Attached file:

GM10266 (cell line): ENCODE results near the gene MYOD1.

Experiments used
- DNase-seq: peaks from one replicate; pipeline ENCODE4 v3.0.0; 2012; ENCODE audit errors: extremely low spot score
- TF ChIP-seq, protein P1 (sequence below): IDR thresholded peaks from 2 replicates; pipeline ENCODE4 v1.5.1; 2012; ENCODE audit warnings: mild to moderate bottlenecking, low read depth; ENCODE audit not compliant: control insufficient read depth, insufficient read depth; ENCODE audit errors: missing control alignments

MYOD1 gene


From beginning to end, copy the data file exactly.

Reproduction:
GM10266 (cell line): ENCODE results near the gene MYOD1.

Experiments used
- DNase-seq: peaks from one replicate; pipeline ENCODE4 v3.0.0; 2012; ENCODE audit errors: extremely low spot score
- TF ChIP-seq, protein P1 (sequence below): IDR thresholded peaks from 2 replicates; pipeline ENCODE4 v1.5.1; 2012; ENCODE audit warnings: mild to moderate bottlenecking, low read depth; ENCODE audit not compliant: control insufficient read depth, insufficient read depth; ENCODE audit errors: missing control alignments

MYOD1 gene